The Arabian Nights eBook

This eBook from the Gutenberg Project consists of approximately 333 pages of information about The Arabian Nights.

As soon as we had as many as we could carry we went back to the town, where my friend bought my share and advised me to continue the same occupation until I had earned money enough to carry me to my own country.  This I did, and before long had amassed a considerable sum.  Just then I heard that there was a trading ship ready to sail, and taking leave of my friend I went on board, carrying with me a goodly store of cocoanuts; and we sailed first to the islands where pepper grows, then to Comari where the best aloes wood is found, and where men drink no wine by an unalterable law.  Here I exchanged my nuts for pepper and good aloes wood, and went a-fishing for pearls with some of the other merchants, and my divers were so lucky that very soon I had an immense number, and those very large and perfect.  With all these treasures I came joyfully back to Bagdad, where I disposed of them for large sums of money, of which I did not fail as before to give the tenth part to the poor, and after that I rested from my labours and comforted myself with all the pleasures that my riches could give me.

Having thus ended his story, Sindbad ordered that one hundred sequins should be given to Hindbad, and the guests then withdrew; but after the next day’s feast he began the account of his sixth voyage as follows.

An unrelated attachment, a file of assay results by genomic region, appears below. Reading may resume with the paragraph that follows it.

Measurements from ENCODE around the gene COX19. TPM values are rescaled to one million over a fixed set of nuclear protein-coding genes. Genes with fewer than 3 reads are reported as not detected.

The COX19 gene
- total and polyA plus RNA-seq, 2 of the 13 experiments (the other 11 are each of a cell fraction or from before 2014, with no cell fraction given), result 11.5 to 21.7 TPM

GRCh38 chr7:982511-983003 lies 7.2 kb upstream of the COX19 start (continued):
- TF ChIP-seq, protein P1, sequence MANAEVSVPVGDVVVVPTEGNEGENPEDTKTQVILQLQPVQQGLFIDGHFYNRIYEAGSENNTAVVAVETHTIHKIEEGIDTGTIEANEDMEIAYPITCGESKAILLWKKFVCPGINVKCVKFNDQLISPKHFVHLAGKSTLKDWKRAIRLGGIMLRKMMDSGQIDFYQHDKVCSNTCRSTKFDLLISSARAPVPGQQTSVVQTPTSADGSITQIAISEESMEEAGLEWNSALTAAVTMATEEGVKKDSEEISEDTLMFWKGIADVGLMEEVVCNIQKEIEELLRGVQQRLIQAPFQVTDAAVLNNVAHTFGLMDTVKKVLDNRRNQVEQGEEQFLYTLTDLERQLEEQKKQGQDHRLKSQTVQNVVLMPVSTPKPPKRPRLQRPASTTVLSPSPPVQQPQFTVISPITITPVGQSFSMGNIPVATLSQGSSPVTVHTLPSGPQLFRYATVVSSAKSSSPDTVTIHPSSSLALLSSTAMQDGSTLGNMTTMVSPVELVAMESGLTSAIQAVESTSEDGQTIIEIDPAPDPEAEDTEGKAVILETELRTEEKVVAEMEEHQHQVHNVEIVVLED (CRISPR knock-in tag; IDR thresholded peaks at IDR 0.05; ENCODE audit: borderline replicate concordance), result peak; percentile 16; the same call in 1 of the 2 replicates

Sixth Voyage

It must be a marvel to you how, after having five times met with shipwreck and unheard of perils, I could again tempt fortune and risk fresh trouble.  I am even surprised myself when I look back, but evidently it was my fate to rove, and after a year of repose I prepared to make a sixth voyage, regardless of the entreaties of my friends and relations, who did all they could to keep me at home.  Instead of going by the Persian Gulf, I travelled a considerable way overland, and finally embarked from a distant Indian port with a captain who meant to make a long voyage.  And truly he did so, for we fell in with stormy weather which drove us completely out of our course, so that for many days neither captain nor pilot knew where we were, nor where we were going.  When they did at last discover our position we had small ground for rejoicing, for the captain, casting his turban upon the deck and tearing his beard, declared that we were in the most dangerous spot upon the whole wide sea, and had been caught by a current which was at that minute sweeping us to destruction.  It was too true!  In spite of all the sailors could do we were driven with frightful rapidity towards the foot of a mountain, which rose sheer out of the sea, and our vessel was dashed to pieces upon the rocks at its base, not, however, until we had managed to scramble on shore, carrying with us the most precious of our possessions.  When we had done this the captain said to us: 

“Now we are here we may as well begin to dig our graves at once, since from this fatal spot no shipwrecked mariner has ever returned.”

Copyrights
Project Gutenberg
The Arabian Nights from Project Gutenberg. Public domain.
Follow Us on Facebook